Leadership cycles (competitive struggles)• Netherlands and Portugal, • United States and Soviet 1400s-1500s Union, 1945-1980s• Spain and Portugal, • United States and ……? 1500s-1600s 1990s-2000s• England and France, • European Union and 1600s-early 1900s East Asian bloc, 2010s ?• Germany and Japan, 1937-45
Industrial Revolution • Early-1800s – Britain (Hearth) --from slave cotton – Textiles, steam power, iron, canals • Mid-1800s – Diffusion to Germany, France, Belgium – Steel, railroads, steamships, telegraph • Late-1800s/ early-1900s – Spread to much of Europe, US, Japan – Electricity, oil, engines, roads, radio
International Division of Labor• Core (colonial powers) need resources, labor• Periphery (colonies) has labor, resources• Colonies had ―comparative advantages‖ in natural resources• The Core ―underdeveloped‖ the Periphery, which was not ―poor‖ of its own accord
Imperialism, 1914 • Britain • France • Spain • Portugal • Netherland s • Germany • Russia • U.S. • Japan
Imperialism: Spheres of Influence Core dominated, but did not control, trade and resourcesBritish opiumwar in China
World War II:Beginning of contemporary globalization Sudden shifts in economic hegemony, political power Sudden technological innovations Sudden growth of transportation, communications networks
Nagasaki Late 1940s: U.S. dominant • Sole possession of atomic bomb to 1949 Frankfurt • War destroyed industries of Europe, Russia and Japan • U.S. finances reconstruction
Anti-colonialrevolts• Colonial flags come down – Asia, 1940s-1950s, Africa 1960s-1970s• ―Neocolonialism‖ continues – Ex-colonial powers still dominate economies, resources, cultures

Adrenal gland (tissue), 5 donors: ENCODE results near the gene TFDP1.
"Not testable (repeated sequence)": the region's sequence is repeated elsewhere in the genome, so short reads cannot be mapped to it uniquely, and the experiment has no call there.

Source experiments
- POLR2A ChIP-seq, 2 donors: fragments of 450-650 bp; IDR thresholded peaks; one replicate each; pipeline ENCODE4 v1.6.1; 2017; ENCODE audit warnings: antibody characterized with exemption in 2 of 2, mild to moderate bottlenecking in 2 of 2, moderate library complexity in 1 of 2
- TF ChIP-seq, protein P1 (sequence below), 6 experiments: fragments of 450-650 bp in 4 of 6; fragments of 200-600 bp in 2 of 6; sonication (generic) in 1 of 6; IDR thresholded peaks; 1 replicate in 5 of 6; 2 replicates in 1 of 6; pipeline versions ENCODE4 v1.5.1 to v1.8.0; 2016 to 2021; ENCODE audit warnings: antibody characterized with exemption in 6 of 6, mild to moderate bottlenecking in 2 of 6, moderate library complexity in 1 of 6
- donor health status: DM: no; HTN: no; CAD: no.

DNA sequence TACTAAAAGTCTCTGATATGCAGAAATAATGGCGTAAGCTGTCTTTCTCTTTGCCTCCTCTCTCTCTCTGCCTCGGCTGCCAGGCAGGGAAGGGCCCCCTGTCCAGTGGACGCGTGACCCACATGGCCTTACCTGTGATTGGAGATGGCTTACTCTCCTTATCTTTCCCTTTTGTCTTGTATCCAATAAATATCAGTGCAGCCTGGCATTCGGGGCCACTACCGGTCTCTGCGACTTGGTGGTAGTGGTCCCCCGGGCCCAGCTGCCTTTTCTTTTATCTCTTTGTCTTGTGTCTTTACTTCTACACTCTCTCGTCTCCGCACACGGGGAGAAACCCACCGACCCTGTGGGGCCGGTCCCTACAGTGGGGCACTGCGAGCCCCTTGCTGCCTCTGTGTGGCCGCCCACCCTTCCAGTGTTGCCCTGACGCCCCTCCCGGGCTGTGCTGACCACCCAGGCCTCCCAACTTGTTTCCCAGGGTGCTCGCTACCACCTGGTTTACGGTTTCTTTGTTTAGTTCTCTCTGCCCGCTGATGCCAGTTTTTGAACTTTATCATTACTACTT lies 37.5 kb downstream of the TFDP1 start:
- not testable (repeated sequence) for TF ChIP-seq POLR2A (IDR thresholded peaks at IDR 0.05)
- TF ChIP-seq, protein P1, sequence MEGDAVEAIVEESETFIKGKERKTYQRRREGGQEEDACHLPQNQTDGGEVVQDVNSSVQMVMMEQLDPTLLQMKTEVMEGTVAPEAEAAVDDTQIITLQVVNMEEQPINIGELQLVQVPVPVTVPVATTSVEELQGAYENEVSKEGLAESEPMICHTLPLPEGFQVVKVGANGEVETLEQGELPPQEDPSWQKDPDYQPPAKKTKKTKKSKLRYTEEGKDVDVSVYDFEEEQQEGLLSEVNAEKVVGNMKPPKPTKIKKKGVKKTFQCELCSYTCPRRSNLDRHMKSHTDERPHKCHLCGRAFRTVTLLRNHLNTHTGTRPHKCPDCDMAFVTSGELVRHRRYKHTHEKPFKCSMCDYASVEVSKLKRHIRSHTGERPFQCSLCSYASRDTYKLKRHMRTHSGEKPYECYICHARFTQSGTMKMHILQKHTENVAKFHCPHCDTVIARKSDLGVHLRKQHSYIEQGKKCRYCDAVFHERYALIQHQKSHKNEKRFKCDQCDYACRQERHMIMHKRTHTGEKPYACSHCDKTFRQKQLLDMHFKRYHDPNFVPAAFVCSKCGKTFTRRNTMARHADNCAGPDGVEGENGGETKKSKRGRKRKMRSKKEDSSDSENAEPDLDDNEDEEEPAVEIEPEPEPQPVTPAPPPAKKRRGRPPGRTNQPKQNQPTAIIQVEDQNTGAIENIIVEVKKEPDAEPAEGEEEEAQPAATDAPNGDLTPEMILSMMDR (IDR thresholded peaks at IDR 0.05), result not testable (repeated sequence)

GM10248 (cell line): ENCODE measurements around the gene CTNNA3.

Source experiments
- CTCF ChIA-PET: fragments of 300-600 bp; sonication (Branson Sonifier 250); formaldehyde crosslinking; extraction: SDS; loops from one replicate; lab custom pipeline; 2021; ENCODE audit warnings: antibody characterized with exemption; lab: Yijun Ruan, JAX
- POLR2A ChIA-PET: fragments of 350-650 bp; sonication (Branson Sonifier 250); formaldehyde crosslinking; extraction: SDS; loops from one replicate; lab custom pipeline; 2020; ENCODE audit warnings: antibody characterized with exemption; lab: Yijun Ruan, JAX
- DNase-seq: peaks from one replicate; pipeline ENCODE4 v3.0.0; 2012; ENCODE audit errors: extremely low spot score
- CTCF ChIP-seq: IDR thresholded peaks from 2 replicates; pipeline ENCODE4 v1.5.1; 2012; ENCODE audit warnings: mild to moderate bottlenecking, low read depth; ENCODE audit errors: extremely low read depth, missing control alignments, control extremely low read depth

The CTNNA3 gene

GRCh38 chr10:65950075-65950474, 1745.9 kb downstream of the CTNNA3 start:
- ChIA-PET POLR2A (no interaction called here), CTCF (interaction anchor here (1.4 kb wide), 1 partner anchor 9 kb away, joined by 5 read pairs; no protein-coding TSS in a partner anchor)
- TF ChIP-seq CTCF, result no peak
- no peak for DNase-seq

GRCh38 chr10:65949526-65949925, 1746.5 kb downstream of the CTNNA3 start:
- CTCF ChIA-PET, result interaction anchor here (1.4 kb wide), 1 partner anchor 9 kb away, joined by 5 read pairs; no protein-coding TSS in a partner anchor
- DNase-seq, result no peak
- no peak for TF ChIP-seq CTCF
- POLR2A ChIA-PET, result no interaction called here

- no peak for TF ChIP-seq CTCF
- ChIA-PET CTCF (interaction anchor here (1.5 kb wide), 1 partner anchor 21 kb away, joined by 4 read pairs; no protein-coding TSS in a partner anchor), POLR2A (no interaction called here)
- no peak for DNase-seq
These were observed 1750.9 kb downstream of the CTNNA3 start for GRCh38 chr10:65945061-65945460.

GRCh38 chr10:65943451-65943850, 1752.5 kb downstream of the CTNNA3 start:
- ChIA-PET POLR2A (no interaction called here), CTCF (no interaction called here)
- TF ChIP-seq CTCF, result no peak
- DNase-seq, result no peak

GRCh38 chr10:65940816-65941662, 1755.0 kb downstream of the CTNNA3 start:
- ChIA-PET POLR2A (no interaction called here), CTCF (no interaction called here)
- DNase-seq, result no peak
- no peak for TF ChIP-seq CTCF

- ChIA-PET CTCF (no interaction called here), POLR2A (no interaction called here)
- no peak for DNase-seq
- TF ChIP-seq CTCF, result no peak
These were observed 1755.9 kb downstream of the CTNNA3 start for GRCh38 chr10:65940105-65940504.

Cold War, 1949-1989• US-USSR ―hot wars‖ fought in Periphery• Periphery states competed for aid• Arms race depleted global social resources
Today: The Core• Industrialized capitalist countries, led by former colonial powers• Centers of trade, technology, productivity.• Examples: Western Europe, North America, Japan, Australia• Exploit the Periphery and Semi-periphery.
The PeripheryPoor, ex-colonial nations.Tend to export resources and labor.Examples: Kenya, Bolivia, Pakistan, etc.Exploited by Core and by Semi-periphery
The Semi-periphery (NICs: Newly Industrialized Countries)• Partially industrialized ex-colonial countries.• Both exporters and importers of goods.• Examples: South Africa, Brazil, Mexico, Taiwan, South Korea, etc. (parts of India, China?)• Exploited by Core, but also exploit Periphery.
World divisions, late 20th century• First World - Industrialized capitalist countries of Western Europe, North America.• Second World - Centrally-planned ―socialist‖ countries such as former Soviet Union.• Third World - Ex-colonial nations such as India, Malaysia, Iran, Brazil, etc.• Fourth World - Poorest nations (and indigenous communities)
―North/South‖ Divisions• Poor countries tend to be located in Southern Hemisphere.• World Bank estimates more than 1.3 billion people (1/5 world population) live in acute poverty of < $1 (U.S.) per day. Most of them are in the global South. – 70% women and children – Self-Sustaining
World Systems in reality– The modern world has not seen a global world empire –no single core area has been able to permanently dominate the world.– Domination has not been possible because of the way that states influence others – through the market, economy, and infrastructures, and the attempt to control territory for resources, which usually results in conflict.